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Tenements (Scotland) Act 2004 asp 11

Support and Shelter

Section 7 – Abolition as respects tenements of common law rules of common interest

49.Section 7abolishes the common law rules of common interest as they apply to tenements. This section should be read with sections 8and 9 which restate the common law in statutory form.

50.Although the doctrine of common interest will no longer apply to tenements, it will still be applicable in any dispute involving a tenement building and any other building (whether a tenement or not) or any land not pertaining to the tenement.

Section 8 – Duty to maintain so as to provide support and shelter etc.

51.This section imposes a positive obligation on an owner of any part of a tenement building to maintain that part so as to ensure that it provides support and shelter (subsection (1)). The positive obligation is confined to the “tenement building” itself and does not extend to the solum or to any land which forms part of the tenement (see section 26).

52.Subsection (2) makes clear that an owner will not be obliged to maintain a part of the building if it would not be reasonable where the building has ceased to be worth repairing. The circumstances to be taken into account include, in particular, the age of the building, its condition and the likely cost of any maintenance. These particular circumstances are also found in section 5, when a sheriff is considering an application for the annulment of a scheme decision.

53.Enforcement is dealt with in subsection (3). An owner can enforce the duty under subsection (1) if he or she is, or would be, directly affected by breach of the duty. Where a flat is owned in common, any of the owners may enforce this duty under section 28(5).

54.Subsection (4) makes it clear that a pro indiviso owner of a part of a tenement can maintain that part without the need for the consent of co-owners in order to fulfil the obligation under section 8(1). In other words, where a part of a tenement is owned in common any owner will be able to carry out such work without the consent of the other owners.

Section 9 – Prohibition on interference with support or shelter etc.

55.This section deals with the negative obligation to refrain from any alterations or work which might interfere with the support and shelter of the building. It also covers the rule of common interest relating to the right to light. Unlike section 8, this section applies to occupiers of flats (such as tenants) as well as to owners.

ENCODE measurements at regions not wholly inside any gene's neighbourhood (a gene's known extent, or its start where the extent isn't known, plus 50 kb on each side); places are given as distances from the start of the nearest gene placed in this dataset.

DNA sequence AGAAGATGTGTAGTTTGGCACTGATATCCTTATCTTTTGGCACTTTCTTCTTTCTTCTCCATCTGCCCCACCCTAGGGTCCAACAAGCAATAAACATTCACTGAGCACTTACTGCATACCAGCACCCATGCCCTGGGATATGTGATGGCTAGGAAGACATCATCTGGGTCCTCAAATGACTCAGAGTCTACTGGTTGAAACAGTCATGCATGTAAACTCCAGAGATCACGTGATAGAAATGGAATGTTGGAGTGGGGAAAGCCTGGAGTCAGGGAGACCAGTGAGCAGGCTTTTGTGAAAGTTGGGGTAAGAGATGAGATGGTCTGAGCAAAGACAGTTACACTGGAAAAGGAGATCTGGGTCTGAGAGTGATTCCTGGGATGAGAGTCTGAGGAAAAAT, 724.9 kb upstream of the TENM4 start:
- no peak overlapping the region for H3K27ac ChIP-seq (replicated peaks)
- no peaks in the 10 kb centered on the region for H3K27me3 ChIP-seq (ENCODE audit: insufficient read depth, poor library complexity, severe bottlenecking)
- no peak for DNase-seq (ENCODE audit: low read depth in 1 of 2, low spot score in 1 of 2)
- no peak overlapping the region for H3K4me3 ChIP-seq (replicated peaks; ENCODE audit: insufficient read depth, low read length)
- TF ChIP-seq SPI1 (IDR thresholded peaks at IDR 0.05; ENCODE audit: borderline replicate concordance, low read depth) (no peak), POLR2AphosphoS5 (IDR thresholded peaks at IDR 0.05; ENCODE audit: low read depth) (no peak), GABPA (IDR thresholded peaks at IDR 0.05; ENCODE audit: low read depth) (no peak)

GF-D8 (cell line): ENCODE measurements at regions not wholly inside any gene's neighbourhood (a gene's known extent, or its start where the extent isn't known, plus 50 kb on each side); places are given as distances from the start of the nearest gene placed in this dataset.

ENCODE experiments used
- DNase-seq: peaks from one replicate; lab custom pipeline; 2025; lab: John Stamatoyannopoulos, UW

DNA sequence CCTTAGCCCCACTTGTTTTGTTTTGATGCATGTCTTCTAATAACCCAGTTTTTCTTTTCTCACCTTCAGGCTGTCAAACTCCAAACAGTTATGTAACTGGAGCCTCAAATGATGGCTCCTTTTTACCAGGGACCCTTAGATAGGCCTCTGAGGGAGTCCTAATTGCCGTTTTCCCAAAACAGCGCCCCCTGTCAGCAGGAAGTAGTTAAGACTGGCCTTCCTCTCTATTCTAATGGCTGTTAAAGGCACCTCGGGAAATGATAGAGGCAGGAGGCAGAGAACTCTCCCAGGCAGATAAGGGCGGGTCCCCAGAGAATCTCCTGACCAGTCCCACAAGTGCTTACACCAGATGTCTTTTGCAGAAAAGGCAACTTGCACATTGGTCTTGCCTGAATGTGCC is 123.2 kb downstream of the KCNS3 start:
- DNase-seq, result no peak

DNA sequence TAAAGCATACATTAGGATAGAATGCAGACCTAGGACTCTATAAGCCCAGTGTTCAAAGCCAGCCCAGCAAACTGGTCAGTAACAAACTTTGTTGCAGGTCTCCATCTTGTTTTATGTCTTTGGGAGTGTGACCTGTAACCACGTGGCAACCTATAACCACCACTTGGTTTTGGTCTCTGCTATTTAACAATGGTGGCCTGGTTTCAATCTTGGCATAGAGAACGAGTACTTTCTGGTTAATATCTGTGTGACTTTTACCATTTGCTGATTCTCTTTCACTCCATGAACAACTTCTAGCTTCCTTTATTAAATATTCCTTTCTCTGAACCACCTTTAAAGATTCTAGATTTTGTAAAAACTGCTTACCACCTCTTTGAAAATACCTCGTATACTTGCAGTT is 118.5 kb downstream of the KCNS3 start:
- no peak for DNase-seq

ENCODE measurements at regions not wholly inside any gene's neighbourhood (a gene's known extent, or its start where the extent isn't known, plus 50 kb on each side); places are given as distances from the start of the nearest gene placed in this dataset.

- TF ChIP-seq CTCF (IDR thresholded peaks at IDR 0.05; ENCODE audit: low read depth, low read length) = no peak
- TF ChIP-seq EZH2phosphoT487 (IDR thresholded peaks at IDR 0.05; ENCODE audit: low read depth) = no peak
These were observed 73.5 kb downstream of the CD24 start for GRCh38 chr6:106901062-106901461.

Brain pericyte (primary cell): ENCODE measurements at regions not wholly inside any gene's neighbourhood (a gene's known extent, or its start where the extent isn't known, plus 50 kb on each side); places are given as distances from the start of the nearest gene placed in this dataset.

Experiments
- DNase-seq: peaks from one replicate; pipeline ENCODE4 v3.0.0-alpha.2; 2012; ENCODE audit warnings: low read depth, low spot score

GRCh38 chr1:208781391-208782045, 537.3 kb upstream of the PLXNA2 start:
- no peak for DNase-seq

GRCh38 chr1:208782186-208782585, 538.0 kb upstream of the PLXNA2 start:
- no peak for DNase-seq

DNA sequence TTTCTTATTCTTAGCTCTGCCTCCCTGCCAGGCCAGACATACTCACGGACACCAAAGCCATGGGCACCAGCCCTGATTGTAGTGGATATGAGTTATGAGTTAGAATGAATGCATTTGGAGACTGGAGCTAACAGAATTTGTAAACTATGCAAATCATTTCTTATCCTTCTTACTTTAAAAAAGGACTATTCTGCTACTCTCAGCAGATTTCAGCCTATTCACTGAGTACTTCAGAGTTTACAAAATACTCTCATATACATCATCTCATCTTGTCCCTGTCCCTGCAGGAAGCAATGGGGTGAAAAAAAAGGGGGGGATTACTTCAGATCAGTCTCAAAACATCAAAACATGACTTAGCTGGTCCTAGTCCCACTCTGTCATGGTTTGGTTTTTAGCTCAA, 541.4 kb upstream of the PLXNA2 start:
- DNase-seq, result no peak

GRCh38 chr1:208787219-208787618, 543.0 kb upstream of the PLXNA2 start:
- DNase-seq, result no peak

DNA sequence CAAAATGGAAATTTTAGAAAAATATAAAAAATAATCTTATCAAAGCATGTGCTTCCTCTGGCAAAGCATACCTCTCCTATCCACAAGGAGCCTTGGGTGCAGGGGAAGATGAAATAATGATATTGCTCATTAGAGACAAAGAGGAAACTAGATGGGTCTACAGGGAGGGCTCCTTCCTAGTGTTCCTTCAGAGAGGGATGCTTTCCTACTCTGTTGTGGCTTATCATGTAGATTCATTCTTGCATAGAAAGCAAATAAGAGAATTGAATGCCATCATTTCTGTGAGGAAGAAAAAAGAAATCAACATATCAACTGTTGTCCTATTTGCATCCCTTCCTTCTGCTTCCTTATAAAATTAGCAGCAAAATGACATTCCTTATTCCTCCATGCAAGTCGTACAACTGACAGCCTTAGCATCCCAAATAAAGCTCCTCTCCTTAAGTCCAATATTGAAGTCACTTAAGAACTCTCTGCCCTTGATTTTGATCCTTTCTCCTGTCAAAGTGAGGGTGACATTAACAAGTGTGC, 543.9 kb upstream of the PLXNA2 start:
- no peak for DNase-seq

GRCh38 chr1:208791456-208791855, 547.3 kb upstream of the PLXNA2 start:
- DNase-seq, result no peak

56.The prohibition imposed under this section applies to the whole tenement, including the surrounding ground (see the definition of “tenement” in section 26). This contrasts again with Section 8 which only applies to the tenement building.

57.Any owner who is or would be affected by breach of the prohibition may enforce the prohibition under subsection (2). An occupier, though bound by the prohibition, has no right to enforce. As with section 8, where a flat is owned in common any of the owners has the right to enforce under section 28(5).

Section 10 – Recovery of costs incurred by virtue of section 8

58.The duty to maintain support and shelter falls to the person who owns that part of the tenement. Where property is owned solely by one owner, there is a danger that a scheme decision to carry out repairs could be blocked by the other owners in the knowledge that the same repair could be insisted upon under section 8. This section seeks to prevent this. Section 10 also operates to enable a minority (even one co-owner) to carry out works for support or shelter where a majority cannot be assembled and to treat it as a scheme cost in the same way as if authorised by a scheme decision.

59.This section provides that the cost of a repair which is carried out under section 8 of this Act could be recovered from the other owners as if the repair had been carried out as part of a management scheme decision. The costs recovered would be equal to the amount that the owners would be liable for under the management scheme.

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Explanatory Notes

Text created by the Scottish Government to explain what the Act sets out to achieve and to make the Act accessible to readers who are not legally qualified. Explanatory Notes were introduced in 1999 and accompany all Acts of the Scottish Parliament except those which result from Budget Bills.


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